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- Kristina on What Sequestration Could Mean to Medicare Advantage Claims Payment
- Curt Black on What Sequestration Could Mean to Medicare Advantage Claims Payment
- Margaret on What Sequestration Could Mean to Medicare Advantage Claims Payment
- Jane Wall Medicare Health Benefits Inc on Strange Bedfellows Come to Medicare Advantage’s Rescue
- Barb Housewright on What Happens to Medicare/Medicaid If There’s a Government Shutdown?
Topic: Brain Food
Health insurance issuers are generating enough fodder for a good guessing game. Will Obamacare increase rates for individual insurance or not? And if so, will the increase be modest or catastrophic. Writing in the April 25 edition of the Washington Post, Ezra Klein reports that the Blues plan that serves the national capital area is warning of big increases in individual premiums. The cause? More sick people are going to get health insurance, now that the pre-existing condition limitations have been removed by the Affordable Care Act. But is that the whole story? Klein also reports that insurance companies in Vermont and Rhode Island are projecting a more modest impact in announcing their proposed 2014 rates. But in Massachusetts, where “Obamneycare” has been in place since 2006, individual premiums are the highest in the nation.
Outside the Beltway Bubble it must look like we’re about to go all Thelma & Louise off the fiscal cliff. In fact, each day the path to a deal becomes clearer, as brilliantly displayed by our friends at WaPo’s WonkBlog. The one thing that is crystal-clear: the final deal will piss off everyone.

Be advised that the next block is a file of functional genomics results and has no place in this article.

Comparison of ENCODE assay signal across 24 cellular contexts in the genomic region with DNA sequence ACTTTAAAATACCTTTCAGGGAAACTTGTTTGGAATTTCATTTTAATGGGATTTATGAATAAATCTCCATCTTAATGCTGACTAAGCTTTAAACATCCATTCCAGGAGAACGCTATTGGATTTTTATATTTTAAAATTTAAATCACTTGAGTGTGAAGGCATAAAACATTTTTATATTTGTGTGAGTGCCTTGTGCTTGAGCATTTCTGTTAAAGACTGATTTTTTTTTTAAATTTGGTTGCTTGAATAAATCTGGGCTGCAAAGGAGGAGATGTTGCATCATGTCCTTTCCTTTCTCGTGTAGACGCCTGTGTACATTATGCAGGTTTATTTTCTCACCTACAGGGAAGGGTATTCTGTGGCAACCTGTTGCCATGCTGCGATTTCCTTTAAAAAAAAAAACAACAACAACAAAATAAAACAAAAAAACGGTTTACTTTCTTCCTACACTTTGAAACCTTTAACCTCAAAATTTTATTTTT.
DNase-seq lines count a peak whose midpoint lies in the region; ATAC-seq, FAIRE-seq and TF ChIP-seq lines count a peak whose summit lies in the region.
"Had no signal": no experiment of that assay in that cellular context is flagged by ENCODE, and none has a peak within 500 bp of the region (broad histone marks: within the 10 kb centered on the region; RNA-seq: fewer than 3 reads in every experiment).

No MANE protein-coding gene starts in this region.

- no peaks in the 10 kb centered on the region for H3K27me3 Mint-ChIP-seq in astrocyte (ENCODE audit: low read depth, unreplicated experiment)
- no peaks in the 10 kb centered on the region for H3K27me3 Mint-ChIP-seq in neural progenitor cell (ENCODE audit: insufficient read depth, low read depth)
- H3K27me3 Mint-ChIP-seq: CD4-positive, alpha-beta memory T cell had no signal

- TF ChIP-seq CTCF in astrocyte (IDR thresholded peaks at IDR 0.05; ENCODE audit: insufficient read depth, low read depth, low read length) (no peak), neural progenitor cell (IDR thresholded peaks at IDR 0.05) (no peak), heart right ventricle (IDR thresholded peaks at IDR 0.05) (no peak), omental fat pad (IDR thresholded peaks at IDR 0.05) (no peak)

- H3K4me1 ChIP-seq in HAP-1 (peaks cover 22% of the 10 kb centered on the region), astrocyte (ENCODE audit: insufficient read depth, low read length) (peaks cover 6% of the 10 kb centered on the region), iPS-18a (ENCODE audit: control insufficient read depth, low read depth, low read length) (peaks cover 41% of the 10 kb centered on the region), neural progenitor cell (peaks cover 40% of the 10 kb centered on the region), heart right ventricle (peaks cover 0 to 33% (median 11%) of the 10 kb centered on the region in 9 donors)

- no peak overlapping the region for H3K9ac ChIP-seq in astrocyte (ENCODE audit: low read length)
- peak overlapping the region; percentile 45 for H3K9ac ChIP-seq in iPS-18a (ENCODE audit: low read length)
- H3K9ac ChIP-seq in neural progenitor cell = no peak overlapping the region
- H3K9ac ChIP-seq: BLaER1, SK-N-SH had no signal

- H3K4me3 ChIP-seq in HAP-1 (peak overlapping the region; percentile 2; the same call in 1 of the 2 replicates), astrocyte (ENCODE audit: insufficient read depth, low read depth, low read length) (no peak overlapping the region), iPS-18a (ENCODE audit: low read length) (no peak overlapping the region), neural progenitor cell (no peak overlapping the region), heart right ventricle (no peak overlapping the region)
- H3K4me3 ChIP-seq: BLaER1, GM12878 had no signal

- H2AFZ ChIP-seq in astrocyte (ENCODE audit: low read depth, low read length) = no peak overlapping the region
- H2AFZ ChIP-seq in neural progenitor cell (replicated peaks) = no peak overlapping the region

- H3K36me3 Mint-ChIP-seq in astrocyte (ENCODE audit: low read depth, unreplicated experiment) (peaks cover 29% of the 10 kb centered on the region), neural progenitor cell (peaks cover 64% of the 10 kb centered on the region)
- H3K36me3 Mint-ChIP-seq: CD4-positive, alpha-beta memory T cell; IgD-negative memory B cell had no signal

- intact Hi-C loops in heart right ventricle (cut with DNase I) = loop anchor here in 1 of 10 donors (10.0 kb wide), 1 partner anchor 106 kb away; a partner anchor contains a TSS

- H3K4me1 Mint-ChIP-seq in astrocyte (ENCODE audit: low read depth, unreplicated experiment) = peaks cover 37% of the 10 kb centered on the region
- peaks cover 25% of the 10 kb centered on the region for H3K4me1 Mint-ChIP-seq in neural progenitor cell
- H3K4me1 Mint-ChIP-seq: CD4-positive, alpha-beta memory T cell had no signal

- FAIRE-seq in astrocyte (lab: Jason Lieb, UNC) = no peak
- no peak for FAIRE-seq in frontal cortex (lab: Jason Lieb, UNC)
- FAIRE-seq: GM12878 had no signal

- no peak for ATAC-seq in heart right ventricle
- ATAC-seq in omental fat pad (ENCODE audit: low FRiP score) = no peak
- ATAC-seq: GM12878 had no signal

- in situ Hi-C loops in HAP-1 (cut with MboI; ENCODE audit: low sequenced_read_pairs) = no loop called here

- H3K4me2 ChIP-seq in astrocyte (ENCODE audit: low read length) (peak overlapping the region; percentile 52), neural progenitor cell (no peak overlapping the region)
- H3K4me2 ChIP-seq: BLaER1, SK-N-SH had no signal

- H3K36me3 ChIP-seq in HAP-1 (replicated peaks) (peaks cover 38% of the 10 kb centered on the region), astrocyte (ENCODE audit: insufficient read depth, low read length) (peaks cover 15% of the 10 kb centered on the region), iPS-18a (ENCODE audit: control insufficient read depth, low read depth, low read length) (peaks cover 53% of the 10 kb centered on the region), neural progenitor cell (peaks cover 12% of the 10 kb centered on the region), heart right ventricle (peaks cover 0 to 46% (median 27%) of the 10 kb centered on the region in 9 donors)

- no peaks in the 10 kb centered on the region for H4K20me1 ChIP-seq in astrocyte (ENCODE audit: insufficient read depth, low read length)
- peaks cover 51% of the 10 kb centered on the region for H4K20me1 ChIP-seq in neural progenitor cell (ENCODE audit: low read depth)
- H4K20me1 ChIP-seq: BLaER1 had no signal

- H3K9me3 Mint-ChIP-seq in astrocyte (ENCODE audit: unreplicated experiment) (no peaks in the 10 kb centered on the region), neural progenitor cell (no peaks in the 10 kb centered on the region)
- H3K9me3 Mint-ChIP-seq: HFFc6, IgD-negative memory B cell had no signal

The New York Times reports that Hospitals fear they may bear the brunt of Medicare cuts. I should hope so! But not because they are wildly profitable at the expense of efficiency and innovation elsewhere.
An old, dear friend of mine and fellow XLHealth Board member, Stuart Altman, was just appointed chief of healthcare cost containment for Massachusetts’ ground-breaking reform effort — a harbinger of things to come nationally as the Affordable Care Act now hurtles toward implementation. The local NPR affiliate did a great interview with Stu that I wanted to share here. As always, Stu brings tremendous insight and a sense of history and trends to his work, and as goes Massachusetts, so will go the rest of the country in 2014 and beyond. Read more
It’s hard to argue this wasn’t a decisive victory for the President and Democrats in the Senate. What remains to be seen is whether intractable Congressional Republicans will come to the table to get stuff done.
Our long national stimulus for political consultants and media companies has finally ended. What do we have to show for it? An electoral map that is still nearly identical to the national schism during the Civil War, a lot of BuzzFeed slide shows, a “theater of the absurd” moment as Karl Rove blew up Fox’s coverage and Megyn Kelly’s legs literally ran away… and for some, a hangover of epic proportions.
A terrific interview with Dr. Tom Smith of Johns Hopkins on end-of-life care and discussion: well worth 3.5 minutes to see what’s at stake when death gets a makeover: “hope for the best, plan for the worst.” Advancing a frank and open discussion about last wishes is “not so much about saving money but honoring peoples’ choices.” Amen.